Memorial Day weekend is the ceremonial start to camping, and it’s not too late to book a trip at any of the hundreds of campgrounds throughout the Northwest. 

If you’re new to camping, how should you decide where to go? One of my favorite aspects of camping is that the actual campground serves as an opportune base camp for further exploration—a means to access a broad range of nearby adventuring possibilities. While it’s relaxing to hang-out at a campsite all day, it’s also possible for a week-long trip or even a three-day weekend to become a multi-sport adventure. Rather than just “go camping,” plan a trip itinerary more like an expedition—an opportunity to explore with your kids and try a new activity or devote time to a favorite sport, such as fishing, paddling, biking, or hiking.  

Here are some regional campground destination ideas, organized according to activities. Not meant to be a comprehensive list, all the suggestions below include campgrounds located on public lands, such as state parks and national forests. Many of these places provide access to multiple activities—it all depends on how much time you have and how much gear you’re willing (and able) to pack.  

Best campground destinations for dock fishing and paddling:

  1. North Idaho’s Chain Lakes, connected to the Coeur d’Alene River via narrow channels, provides scenic paddling through a designated wildlife management area. Blue Lake is one of the largest, along with Lake Killarney, which has a dock, boat launch, and campsites—including a site and picnic area on Popcorn Island—all managed by the U.S. Bureau of Land Management (BLM)
  2. Hawley’s Landing Campgroundat Heyburn State Park, at Lake Chatcolet, has a dock and small beach boat launch area, only accessible by a short, downhill hike. A short drive away is Rocky Point, which has a larger dock, swimming beach, and boat launch. 
  3. Round Lake State Park, near Sagle, Idaho, has two long docks and a boat launch for paddlers and boats (electric motors only). This small lake is popular with local anglers; Idaho Fish & Wildlife annually stocks it with thousands of hatchery-raised rainbow trout.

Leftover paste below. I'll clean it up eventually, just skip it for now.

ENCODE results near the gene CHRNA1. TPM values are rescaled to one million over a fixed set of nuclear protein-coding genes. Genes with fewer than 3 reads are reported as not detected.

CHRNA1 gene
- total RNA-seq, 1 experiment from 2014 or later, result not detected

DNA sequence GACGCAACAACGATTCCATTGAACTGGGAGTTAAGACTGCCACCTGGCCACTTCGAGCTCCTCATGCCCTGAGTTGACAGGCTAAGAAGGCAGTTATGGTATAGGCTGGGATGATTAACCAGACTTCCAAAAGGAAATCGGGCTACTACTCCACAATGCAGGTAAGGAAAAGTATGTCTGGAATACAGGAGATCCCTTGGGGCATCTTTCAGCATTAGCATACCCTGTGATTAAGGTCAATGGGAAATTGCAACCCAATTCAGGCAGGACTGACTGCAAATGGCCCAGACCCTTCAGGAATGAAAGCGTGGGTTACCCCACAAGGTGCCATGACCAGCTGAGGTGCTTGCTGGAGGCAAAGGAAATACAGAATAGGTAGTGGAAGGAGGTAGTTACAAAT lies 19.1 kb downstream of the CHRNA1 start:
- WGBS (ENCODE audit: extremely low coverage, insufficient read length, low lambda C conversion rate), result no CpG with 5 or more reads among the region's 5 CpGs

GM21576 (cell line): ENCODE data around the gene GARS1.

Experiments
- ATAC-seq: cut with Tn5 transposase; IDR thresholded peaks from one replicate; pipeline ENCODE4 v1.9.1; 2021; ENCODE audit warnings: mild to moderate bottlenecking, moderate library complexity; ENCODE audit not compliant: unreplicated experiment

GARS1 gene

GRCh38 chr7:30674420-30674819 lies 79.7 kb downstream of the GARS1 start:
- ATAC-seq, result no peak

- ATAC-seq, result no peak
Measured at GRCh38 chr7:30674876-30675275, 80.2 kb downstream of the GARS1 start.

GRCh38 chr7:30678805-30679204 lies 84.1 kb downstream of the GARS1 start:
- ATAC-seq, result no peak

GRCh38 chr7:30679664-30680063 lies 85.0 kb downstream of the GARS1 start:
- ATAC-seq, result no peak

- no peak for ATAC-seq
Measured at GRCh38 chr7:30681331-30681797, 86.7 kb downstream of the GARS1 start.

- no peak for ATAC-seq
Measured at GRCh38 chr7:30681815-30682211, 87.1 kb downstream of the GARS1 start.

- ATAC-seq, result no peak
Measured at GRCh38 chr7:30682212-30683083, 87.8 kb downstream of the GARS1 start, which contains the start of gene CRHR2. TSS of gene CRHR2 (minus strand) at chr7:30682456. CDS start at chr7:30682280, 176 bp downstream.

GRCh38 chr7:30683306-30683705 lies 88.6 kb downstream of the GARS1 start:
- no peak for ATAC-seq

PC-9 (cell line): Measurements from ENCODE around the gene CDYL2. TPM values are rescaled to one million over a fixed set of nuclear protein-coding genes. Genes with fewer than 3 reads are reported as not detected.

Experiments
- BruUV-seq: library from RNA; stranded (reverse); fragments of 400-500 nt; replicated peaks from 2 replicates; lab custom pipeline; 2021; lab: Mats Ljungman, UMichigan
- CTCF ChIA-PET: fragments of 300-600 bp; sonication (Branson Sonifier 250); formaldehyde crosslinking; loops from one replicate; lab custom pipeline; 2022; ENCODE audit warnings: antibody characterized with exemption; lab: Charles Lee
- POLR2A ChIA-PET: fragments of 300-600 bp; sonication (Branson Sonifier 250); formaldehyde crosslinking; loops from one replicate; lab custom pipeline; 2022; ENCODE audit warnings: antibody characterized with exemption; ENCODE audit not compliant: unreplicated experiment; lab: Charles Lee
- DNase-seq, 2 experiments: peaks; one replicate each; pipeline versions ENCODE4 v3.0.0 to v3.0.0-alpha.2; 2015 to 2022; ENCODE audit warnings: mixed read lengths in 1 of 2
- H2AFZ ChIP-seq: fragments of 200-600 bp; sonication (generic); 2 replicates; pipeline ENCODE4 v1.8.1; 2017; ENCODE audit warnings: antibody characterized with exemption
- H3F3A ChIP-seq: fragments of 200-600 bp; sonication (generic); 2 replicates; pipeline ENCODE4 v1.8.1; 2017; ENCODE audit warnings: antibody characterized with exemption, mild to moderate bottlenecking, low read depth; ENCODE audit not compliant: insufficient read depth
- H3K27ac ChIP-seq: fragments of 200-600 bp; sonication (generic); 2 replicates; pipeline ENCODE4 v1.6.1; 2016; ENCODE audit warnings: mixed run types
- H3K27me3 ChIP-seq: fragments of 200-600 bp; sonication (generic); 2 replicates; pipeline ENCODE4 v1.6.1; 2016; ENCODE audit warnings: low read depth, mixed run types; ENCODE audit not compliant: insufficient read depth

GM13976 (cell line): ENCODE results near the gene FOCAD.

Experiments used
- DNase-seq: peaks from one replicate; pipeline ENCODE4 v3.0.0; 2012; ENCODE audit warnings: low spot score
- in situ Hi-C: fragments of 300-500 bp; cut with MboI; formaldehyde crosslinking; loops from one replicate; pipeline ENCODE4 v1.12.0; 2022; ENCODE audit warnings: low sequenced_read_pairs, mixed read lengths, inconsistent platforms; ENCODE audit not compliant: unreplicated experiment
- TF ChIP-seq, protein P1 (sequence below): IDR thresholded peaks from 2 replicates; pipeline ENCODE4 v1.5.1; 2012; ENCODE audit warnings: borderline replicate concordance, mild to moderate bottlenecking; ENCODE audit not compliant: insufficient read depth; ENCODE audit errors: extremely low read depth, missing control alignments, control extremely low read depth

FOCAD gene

4. Beaver Creek Campground at Priest Lakeprovides the closest access for paddling the thoroughfare to Upper Priest Lake. Though there isn’t a dock, you can fish from the shoreline, boat, or other watercraft.  
  5. Brush LakeCampgroundnear Bonners Ferry has a dock and boat launch (electric motors only). Last year, the lake was stocked with over 5,000 hatchery-raised trout. 
  6. Sullivan Lakein the Colville National Forest has three campgrounds. West Sullivan and East Sullivan both have docks and boat launches.
  7. Liberty Lake County Parkhas campsites, trails, and a swimming beach, but a Washington Department of Fish & Wildlife boat launch and dock are located on the other end of the lake (Discover Pass required). This past March, the lake was stocked with over 5,000 hatchery-raised rainbow trout.
  8. Steamboat Rock State Parkat Banks Lakehas three campgrounds within the park, a dock, and seven boat launches. The 27-mile acre reservoir lake, popular for catching whitefish, stretches between Coulee City and the towns of Electric City and Grand Coulee.

Best campgrounds with trails for hiking or mountain biking:

National Parks provide interpretative nature, hiking trails, and detailed maps to guide you to alpine lakes or other scenic viewpoints. Stay in Glacier National Park at Apgar Campground, near Apgar Village and Lake MacDonald. Ride the park’s free shuttle or drive farther into the park to access additional trailheads and lakes. Note: Mountain biking is not typically allowed on trails within national parks.

In North Cascades National Park, Goodell Creek and Newhalem Creek Campgrounds are two of the largest ones. Backcountry hiking includes access to the Pacific Crest Trail. Or stay at Lakeview Campground in Stehekan, which is located at the headwaters of Lake Chelan and only accessible by ferry, private boat, or on foot. 

Riverside State Park, Mt. Spokane State Park, and Farragut State Park all offer extensive trail networks for hiking and mountain biking. 

Best Campground for Biking on Paved Trails:

Riverside State Park’s Bowl & Pitcher campground provides close access to the Centennial Trail. For the Trail of the Coeur d’Alenes, stay at Heyburn State Park’s Chatcolet Campground, situated on a hill above the trailhead at the Lake Chatcolet day-use area.

Camping Resources:“Camping Washington” by Ron C. Judd, published by The Mountaineers Books (2009) is a comprehensive guidebook to campgrounds throughout the state. Find updated information at Parks.wa.gov and Recreation.gov. For more information about camping in Idaho or Montana, visit their state park websites or OutThereOutdoors.com and use the search tool for accessing archived articles.